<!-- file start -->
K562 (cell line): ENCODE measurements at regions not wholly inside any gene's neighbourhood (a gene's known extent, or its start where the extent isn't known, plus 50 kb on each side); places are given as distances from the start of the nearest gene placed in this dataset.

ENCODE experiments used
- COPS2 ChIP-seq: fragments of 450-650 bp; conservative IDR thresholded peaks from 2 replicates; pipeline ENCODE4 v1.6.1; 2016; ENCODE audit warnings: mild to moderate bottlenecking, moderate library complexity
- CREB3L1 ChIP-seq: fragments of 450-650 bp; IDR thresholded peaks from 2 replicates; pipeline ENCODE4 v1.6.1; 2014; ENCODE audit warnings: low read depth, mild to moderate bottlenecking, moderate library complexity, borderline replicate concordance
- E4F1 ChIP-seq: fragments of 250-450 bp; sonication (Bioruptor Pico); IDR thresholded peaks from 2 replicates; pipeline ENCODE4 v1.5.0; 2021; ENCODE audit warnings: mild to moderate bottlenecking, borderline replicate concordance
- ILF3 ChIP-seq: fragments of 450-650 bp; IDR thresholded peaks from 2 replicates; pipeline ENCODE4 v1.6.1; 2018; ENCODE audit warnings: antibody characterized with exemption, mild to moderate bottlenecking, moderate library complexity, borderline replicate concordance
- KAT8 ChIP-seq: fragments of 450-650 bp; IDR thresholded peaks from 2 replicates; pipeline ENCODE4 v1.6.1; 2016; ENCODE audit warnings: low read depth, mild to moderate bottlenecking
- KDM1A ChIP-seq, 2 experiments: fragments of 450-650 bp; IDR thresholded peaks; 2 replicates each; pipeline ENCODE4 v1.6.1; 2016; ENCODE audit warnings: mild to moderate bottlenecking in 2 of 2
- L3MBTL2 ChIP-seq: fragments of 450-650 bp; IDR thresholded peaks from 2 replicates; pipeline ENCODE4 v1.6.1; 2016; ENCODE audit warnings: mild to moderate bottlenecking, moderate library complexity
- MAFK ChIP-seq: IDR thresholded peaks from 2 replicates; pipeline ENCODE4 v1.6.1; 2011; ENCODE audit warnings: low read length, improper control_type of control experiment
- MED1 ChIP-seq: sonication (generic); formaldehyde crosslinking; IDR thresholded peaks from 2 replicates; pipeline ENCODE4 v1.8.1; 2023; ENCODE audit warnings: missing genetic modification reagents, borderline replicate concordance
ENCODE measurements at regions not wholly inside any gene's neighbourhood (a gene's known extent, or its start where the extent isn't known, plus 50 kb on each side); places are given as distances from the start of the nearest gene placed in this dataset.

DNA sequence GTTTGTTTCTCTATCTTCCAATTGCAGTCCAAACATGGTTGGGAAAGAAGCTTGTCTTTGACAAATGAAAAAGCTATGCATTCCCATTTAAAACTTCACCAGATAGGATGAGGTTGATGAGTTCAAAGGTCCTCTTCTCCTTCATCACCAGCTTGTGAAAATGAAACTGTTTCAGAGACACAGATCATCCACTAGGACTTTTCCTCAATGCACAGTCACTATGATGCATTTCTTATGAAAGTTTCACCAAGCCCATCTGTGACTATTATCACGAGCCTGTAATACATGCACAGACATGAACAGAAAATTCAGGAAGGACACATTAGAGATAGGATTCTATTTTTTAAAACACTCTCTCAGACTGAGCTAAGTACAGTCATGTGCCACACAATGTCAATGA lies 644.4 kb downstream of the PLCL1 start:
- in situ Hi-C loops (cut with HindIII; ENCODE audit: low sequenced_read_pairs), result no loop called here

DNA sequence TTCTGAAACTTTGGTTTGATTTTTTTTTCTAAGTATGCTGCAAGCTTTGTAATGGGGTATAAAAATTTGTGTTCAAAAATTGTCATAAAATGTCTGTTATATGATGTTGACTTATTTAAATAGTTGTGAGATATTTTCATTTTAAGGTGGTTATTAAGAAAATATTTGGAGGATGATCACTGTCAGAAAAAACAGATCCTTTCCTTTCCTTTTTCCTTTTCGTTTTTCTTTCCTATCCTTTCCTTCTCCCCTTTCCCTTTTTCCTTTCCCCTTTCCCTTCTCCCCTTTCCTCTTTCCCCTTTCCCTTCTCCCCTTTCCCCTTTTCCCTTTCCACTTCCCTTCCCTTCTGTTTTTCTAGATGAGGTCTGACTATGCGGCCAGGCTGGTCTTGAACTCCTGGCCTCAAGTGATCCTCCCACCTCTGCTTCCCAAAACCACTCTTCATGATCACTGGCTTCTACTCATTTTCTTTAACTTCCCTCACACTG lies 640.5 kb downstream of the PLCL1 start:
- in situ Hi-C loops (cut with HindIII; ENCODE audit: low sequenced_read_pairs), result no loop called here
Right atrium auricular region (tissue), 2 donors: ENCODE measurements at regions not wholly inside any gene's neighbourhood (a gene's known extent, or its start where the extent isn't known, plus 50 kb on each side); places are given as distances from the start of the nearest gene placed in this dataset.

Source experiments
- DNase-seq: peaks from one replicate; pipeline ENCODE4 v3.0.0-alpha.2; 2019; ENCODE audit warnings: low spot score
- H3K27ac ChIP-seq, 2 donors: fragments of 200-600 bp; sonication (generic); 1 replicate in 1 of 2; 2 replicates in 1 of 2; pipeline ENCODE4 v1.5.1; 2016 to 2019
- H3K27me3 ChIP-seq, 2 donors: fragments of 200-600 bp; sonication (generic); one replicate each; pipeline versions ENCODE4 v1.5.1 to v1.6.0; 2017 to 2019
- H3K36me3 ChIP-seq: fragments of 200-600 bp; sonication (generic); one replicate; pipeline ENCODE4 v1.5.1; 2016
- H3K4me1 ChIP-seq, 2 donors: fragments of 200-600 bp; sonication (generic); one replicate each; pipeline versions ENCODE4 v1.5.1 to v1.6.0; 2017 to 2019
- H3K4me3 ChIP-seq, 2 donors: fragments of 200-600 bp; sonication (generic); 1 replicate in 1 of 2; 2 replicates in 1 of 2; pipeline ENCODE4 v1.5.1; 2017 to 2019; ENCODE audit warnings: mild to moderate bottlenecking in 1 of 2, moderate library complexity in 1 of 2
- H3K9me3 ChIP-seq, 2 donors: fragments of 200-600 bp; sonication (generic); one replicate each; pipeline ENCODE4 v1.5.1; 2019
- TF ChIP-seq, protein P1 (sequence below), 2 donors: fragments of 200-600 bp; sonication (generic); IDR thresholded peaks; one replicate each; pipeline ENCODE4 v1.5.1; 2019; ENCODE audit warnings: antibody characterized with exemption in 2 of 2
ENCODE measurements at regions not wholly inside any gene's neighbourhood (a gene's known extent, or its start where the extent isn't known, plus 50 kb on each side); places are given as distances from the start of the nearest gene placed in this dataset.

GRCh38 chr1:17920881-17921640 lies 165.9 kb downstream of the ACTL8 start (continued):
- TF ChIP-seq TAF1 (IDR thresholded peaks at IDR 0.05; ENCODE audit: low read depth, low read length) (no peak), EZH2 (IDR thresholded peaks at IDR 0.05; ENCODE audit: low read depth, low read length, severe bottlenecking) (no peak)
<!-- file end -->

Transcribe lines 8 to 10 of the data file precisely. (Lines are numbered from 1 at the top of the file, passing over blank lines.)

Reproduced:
- KDM1A ChIP-seq, 2 experiments: fragments of 450-650 bp; IDR thresholded peaks; 2 replicates each; pipeline ENCODE4 v1.6.1; 2016; ENCODE audit warnings: mild to moderate bottlenecking in 2 of 2
- L3MBTL2 ChIP-seq: fragments of 450-650 bp; IDR thresholded peaks from 2 replicates; pipeline ENCODE4 v1.6.1; 2016; ENCODE audit warnings: mild to moderate bottlenecking, moderate library complexity
- MAFK ChIP-seq: IDR thresholded peaks from 2 replicates; pipeline ENCODE4 v1.6.1; 2011; ENCODE audit warnings: low read length, improper control_type of control experiment